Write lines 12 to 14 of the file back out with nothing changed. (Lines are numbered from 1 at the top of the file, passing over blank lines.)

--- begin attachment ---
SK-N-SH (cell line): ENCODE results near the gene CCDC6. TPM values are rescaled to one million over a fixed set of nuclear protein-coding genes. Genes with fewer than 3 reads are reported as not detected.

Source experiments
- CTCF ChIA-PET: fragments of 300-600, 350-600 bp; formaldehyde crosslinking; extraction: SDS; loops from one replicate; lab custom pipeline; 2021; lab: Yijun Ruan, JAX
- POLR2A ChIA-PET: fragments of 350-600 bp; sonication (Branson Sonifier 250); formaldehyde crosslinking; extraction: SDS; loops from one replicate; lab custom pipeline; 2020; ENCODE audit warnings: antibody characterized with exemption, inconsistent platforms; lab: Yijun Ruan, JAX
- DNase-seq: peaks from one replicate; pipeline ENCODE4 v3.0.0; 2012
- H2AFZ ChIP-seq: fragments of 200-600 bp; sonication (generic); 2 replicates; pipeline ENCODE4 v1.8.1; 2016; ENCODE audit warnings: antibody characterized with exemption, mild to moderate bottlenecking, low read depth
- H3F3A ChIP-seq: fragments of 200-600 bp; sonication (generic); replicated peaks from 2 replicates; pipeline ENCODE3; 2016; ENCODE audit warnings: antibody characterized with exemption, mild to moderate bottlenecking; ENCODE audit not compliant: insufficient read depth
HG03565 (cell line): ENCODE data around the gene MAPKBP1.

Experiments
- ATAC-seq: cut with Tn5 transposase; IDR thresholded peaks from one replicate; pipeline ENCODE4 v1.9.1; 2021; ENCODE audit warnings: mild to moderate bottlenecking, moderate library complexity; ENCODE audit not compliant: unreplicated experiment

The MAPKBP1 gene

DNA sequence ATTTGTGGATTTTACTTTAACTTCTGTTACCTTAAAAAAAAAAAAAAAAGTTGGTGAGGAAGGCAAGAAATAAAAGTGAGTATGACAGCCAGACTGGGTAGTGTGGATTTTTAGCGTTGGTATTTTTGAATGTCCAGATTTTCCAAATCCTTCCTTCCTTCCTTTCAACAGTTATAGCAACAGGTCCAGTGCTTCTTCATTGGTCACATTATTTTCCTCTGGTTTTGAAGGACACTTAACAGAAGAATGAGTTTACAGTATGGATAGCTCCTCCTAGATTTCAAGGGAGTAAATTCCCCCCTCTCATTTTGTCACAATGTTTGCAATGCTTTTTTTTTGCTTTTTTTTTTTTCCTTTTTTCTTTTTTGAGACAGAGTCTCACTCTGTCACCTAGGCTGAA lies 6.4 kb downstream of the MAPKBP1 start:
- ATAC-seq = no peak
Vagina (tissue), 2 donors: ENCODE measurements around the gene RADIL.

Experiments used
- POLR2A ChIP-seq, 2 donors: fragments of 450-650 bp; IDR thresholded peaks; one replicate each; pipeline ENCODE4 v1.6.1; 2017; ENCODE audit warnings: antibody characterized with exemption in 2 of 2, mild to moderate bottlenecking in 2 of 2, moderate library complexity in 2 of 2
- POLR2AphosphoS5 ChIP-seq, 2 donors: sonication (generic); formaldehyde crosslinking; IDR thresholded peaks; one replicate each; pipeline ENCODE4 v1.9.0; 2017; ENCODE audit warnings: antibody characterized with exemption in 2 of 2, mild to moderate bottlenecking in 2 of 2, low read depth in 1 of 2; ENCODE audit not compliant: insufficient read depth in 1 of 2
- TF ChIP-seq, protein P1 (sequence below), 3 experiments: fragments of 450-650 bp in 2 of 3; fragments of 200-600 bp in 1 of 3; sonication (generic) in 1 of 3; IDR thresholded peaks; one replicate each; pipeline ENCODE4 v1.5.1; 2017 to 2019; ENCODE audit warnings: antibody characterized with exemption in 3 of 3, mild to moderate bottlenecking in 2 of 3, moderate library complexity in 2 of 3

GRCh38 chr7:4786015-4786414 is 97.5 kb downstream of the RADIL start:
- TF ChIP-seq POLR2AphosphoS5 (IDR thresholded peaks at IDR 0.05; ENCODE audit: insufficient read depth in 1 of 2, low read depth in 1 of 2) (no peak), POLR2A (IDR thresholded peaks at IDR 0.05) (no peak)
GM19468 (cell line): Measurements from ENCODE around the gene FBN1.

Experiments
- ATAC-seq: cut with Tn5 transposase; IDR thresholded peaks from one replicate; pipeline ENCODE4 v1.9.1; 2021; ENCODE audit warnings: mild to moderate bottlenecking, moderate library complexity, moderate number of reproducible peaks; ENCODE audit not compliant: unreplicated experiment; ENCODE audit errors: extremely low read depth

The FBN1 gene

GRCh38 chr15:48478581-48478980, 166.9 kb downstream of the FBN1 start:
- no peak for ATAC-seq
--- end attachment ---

DNA sequence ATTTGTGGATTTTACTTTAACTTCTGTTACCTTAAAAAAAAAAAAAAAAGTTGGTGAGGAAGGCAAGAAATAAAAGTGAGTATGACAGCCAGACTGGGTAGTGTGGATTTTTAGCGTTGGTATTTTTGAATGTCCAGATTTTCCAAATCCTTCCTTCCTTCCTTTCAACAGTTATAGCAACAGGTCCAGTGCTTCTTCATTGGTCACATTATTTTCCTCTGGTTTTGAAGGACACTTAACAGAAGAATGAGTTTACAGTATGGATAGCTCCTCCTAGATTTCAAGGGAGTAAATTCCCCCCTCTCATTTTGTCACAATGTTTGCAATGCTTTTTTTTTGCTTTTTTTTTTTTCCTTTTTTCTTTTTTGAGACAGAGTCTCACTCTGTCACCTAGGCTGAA lies 6.4 kb downstream of the MAPKBP1 start:
- ATAC-seq = no peak
Vagina (tissue), 2 donors: ENCODE measurements around the gene RADIL.